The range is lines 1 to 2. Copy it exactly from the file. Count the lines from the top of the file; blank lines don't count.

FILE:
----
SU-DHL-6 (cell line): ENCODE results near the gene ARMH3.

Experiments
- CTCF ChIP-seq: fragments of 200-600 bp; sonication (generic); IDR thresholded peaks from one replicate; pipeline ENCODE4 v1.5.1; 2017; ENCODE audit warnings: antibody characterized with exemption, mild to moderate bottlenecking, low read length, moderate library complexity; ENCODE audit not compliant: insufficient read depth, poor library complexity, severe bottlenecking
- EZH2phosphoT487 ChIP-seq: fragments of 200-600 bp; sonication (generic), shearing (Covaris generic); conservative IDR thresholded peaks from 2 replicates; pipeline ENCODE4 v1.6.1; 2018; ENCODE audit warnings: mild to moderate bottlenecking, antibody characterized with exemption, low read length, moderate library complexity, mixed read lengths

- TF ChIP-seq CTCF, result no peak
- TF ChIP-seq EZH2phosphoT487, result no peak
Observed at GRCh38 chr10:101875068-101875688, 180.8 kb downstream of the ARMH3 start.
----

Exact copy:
SU-DHL-6 (cell line): ENCODE results near the gene ARMH3.

Experiments